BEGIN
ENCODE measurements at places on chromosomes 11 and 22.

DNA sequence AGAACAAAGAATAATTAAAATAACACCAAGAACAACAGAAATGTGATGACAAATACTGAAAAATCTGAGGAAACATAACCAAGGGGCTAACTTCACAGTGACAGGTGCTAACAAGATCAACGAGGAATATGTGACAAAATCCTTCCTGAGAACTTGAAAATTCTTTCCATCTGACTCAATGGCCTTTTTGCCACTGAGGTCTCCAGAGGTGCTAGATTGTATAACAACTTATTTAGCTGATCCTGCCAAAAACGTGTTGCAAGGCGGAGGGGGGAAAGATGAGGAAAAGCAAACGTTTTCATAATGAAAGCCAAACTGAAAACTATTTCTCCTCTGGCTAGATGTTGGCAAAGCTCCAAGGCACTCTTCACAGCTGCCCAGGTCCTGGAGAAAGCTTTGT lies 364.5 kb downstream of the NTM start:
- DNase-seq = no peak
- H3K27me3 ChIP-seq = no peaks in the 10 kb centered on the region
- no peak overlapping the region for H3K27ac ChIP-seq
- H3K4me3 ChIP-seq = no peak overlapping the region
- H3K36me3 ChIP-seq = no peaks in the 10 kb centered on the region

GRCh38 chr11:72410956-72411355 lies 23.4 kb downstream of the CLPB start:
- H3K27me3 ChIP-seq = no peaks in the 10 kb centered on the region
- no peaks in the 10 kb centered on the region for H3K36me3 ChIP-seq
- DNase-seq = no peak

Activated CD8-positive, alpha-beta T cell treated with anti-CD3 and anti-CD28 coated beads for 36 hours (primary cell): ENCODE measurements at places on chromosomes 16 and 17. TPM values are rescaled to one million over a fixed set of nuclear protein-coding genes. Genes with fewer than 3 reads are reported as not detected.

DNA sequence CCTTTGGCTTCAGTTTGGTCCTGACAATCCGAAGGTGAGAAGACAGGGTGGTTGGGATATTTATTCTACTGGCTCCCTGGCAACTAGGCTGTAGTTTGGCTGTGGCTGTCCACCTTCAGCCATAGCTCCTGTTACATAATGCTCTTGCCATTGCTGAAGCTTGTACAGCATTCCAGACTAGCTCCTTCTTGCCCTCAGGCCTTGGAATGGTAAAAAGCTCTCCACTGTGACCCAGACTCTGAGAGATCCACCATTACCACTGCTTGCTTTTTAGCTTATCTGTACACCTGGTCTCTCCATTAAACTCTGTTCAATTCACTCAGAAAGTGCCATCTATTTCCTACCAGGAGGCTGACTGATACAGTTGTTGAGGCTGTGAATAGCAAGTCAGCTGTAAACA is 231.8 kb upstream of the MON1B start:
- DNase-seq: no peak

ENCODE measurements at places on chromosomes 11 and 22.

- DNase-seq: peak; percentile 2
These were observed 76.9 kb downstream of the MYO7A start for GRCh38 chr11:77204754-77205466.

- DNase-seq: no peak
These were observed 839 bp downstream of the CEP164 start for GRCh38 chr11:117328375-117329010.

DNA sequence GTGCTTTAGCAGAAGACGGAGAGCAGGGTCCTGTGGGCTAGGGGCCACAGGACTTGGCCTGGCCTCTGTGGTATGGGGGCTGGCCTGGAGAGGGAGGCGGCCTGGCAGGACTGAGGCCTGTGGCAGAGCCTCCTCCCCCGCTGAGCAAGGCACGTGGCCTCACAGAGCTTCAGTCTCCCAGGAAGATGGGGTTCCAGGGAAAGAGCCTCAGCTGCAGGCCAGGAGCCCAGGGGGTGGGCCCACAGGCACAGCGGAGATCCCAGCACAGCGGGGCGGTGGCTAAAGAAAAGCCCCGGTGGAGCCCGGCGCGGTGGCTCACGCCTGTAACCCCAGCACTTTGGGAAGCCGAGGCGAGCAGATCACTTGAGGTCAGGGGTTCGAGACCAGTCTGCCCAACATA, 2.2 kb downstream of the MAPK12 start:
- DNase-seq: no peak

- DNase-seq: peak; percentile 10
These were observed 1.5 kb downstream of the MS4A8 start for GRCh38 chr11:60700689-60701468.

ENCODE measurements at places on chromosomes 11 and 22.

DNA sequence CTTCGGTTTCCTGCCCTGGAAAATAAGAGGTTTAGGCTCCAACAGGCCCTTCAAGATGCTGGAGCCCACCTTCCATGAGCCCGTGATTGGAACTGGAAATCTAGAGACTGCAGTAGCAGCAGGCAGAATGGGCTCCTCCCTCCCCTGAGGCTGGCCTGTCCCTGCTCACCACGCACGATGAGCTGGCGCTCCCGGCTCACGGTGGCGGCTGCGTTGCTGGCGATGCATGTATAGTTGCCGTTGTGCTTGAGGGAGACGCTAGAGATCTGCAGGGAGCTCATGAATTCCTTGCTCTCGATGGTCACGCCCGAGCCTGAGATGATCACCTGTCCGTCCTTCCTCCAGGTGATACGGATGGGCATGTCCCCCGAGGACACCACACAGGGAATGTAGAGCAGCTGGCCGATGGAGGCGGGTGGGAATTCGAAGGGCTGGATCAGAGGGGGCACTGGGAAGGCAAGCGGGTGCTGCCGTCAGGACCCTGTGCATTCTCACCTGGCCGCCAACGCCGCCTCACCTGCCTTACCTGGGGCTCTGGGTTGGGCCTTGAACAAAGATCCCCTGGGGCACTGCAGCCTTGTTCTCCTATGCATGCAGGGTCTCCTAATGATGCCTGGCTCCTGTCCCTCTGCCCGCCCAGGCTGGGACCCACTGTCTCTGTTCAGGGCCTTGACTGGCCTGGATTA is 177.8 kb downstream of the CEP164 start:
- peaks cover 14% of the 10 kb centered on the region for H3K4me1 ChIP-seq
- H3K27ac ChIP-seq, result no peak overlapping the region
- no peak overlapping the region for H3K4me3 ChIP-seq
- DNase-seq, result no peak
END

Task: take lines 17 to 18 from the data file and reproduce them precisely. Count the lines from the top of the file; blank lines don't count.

These were observed 76.9 kb downstream of the MYO7A start for GRCh38 chr11:77204754-77205466.

- DNase-seq: no peak